What is polyethylene (PE)?
PE, or ethylene polymers, are a family of thermoplastics widely used because of their low cost and versatility. Their remarkable properties, which include excellent chemical resistance, make them ideal for a wide range of applications in a multitude of industries. The polyethylene family can be divided into different types of compounds, including LDPE (low-density polyethylene), HDPE (high-density polyethylene) and UHMW-PE (ultra-high-molecular-weight polyethylene), all three of which will be discussed in this article.
The advantages of polyethylene
Of all polymers, polyethylene compounds are by far the most complete in terms of properties, which differ according to their molecular weight. It is therefore possible to choose a polyethylene that is best suited to a specific application. As a general rule, this family of plastics possesses good chemical resistance, is inexpensive and noticeably light. However, it is important to evaluate the advantages specific to each type of polyethylene to better understand their value and maximize their use.
The different types of polyethylene
LDPE (low-density polyethylene)
LDPE is a relatively supple plastic that is more flexible than HDPE or UHMW. It does, however, possess inferior mechanical strength, making it less suitable for demanding applications that require high-performance plastics.
As it is significantly more flexible than HDPE or UHMW, LDPE is used for other types of applications, such as
- packaging material,
- medical prostheses,
- thermoformed components, and
- impact plates.
HDPE (high-density polyethylene)
This plastic possesses mechanical properties superior to those of standard polyethylene. As its name suggests, HDPE is denser than LDPE and is therefore harder and stiffer. It can be moulded or welded and possesses properties that make it more suitable for applications in the food, pharmaceutical and chemical industries. It is also a popular material for the design of chemical-resistant tanks. The main advantages of HDPE include its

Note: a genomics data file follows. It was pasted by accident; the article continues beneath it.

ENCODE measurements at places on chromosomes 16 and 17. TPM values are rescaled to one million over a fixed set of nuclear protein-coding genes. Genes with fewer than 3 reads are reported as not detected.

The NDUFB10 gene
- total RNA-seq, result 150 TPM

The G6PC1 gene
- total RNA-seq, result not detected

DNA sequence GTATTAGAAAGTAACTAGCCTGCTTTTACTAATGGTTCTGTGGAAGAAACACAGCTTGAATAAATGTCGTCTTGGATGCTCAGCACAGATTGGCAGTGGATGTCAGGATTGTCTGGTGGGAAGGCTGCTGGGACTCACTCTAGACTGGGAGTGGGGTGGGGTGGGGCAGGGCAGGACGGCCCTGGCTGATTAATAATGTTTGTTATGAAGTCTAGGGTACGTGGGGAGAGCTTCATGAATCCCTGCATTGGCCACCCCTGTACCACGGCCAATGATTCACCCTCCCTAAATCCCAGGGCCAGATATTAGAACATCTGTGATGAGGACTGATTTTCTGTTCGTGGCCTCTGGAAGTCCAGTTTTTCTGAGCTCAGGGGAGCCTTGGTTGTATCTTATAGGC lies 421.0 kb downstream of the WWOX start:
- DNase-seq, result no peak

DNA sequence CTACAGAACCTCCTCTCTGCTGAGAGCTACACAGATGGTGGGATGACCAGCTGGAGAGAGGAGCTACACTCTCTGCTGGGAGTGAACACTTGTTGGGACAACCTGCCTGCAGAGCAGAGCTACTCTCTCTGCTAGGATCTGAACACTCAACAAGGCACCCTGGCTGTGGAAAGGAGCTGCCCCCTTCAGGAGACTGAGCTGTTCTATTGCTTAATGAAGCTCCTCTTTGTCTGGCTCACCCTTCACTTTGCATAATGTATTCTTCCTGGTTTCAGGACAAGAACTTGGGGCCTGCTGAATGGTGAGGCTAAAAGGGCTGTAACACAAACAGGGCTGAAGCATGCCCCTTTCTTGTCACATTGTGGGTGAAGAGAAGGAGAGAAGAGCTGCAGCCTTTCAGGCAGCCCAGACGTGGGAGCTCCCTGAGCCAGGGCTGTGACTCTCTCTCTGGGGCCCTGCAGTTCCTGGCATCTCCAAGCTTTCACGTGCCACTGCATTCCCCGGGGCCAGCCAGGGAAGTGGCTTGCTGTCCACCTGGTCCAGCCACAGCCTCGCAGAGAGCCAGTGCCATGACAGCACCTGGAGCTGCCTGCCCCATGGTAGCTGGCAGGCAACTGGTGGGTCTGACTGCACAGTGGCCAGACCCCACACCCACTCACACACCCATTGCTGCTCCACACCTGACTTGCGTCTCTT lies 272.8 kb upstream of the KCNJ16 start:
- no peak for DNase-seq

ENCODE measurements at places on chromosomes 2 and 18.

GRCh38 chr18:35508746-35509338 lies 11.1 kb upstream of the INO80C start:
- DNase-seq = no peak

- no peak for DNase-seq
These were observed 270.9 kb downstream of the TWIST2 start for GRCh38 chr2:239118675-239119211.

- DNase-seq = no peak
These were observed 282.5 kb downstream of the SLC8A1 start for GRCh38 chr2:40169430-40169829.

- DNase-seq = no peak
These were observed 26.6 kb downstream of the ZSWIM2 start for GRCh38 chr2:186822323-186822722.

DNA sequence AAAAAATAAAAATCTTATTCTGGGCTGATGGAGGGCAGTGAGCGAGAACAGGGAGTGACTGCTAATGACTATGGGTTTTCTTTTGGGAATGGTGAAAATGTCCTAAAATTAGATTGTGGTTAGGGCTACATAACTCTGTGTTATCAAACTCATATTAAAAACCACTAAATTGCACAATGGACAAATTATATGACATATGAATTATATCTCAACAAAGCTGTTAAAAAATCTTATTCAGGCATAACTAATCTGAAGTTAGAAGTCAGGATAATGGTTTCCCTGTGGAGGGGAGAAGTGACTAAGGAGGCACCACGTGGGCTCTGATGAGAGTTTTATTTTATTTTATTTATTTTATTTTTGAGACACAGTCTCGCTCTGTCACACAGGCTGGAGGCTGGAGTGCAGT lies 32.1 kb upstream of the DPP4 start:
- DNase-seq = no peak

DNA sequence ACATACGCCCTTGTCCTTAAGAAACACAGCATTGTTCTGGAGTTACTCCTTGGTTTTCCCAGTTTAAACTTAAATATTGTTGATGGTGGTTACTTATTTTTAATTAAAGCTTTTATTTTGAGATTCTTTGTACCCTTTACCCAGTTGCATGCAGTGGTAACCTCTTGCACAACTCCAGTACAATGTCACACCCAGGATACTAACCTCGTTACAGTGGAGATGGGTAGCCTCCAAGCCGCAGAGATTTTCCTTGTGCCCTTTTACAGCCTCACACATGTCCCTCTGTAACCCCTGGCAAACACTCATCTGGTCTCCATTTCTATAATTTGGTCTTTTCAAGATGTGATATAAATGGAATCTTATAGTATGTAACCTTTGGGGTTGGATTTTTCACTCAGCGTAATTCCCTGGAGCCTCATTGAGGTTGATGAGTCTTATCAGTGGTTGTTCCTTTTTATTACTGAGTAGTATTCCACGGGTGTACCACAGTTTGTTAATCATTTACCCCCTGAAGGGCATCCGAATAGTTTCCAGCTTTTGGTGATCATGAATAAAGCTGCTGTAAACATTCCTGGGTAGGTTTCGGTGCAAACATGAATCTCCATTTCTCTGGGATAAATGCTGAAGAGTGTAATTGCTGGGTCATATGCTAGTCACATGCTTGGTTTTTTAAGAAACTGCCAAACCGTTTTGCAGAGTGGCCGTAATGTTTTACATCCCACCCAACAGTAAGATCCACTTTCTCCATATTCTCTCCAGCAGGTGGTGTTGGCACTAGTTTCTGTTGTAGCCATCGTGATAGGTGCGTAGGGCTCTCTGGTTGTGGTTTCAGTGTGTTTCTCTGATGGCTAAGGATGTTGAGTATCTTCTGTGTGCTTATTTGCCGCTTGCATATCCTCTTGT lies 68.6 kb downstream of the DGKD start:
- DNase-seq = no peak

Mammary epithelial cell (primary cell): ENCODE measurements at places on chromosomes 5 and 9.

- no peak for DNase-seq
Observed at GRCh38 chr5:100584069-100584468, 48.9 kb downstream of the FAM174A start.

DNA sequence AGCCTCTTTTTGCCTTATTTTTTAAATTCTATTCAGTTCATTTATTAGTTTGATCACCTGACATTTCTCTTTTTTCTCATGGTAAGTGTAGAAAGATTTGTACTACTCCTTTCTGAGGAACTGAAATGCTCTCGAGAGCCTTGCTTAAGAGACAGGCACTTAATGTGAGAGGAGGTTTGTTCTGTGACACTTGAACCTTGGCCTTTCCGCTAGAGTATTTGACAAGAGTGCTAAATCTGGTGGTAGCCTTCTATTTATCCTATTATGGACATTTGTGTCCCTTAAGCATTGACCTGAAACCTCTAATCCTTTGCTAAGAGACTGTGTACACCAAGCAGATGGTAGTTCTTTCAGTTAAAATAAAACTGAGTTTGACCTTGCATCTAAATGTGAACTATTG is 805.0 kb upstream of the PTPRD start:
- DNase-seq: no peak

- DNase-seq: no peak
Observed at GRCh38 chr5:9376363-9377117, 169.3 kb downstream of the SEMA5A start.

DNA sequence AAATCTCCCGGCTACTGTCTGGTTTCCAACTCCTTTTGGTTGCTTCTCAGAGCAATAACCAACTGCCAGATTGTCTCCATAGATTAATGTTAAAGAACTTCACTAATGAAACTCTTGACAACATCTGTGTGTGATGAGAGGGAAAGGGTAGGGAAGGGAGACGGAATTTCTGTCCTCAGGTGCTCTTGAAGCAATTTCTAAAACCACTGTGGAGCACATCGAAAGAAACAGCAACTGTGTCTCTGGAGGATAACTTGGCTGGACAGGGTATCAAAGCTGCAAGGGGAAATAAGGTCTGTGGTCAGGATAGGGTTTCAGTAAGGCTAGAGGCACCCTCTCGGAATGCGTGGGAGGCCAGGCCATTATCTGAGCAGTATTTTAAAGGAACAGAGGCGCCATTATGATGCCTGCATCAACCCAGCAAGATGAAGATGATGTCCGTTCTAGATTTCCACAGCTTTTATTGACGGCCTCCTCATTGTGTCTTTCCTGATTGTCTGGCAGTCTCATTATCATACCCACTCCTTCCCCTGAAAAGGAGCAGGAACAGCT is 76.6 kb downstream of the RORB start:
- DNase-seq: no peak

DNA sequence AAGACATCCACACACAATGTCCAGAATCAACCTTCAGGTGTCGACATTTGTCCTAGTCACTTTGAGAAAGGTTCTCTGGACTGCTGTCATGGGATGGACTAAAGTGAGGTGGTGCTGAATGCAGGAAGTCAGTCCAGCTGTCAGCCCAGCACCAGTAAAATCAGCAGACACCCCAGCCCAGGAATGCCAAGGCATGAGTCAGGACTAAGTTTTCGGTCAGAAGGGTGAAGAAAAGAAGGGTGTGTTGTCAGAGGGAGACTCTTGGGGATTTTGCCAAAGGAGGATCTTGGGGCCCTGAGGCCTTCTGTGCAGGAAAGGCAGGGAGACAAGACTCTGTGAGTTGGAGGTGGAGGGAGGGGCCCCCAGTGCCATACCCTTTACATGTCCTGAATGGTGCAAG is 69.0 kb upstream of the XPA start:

- good chemical resistance (especially to alcohols and solvents),
- good impact resistance,
- mechanical properties suitable for a wide range of applications,
- food grade certification,
- low water absorption, and
- light weight.
Because of its hardness and rigidity, HDPE is mainly used in applications that require a strong yet affordable material. HDPE applications include
- cutting boards,
- conveyor components,
- thermoformed parts,
- chain guides, and
- medical prostheses.
UHMW-PE (ultra-high-molecular-weight polyethylene)
UHMW is often confused with Teflon (PTFE) because of its low coefficient of friction. Although these two materials have similar properties, UHMW rather compares to HDPE in terms of mechanical properties. Like HDPE, UHMW is also available in food grade. It is a high-performance polyethylene specifically designed for demanding applications frequently subjected to friction and impacts. For this reason, UHMW is an ideal plastic to manufacture anti-friction liners that reduce wear and impact noise. The main advantages of UHMW include its
- good chemical resistance (some grades can tolerate temperatures up to 135 °C [275 °F]),;
- excellent mechanical properties,
- low coefficient of friction (some grades have a coefficient of friction as low as 0.08), and
- food grade availability.
UHMW is the material of choice for applications that are too demanding for HDPE, as it is specifically designed for extreme environments. It is mainly used to manufacture
- conveyor components,
- noise-reducing liners,
- anti-friction liners,
- dissipative parts,
- wear resistant chain guides,
- food machinery components, and
- transfer belts.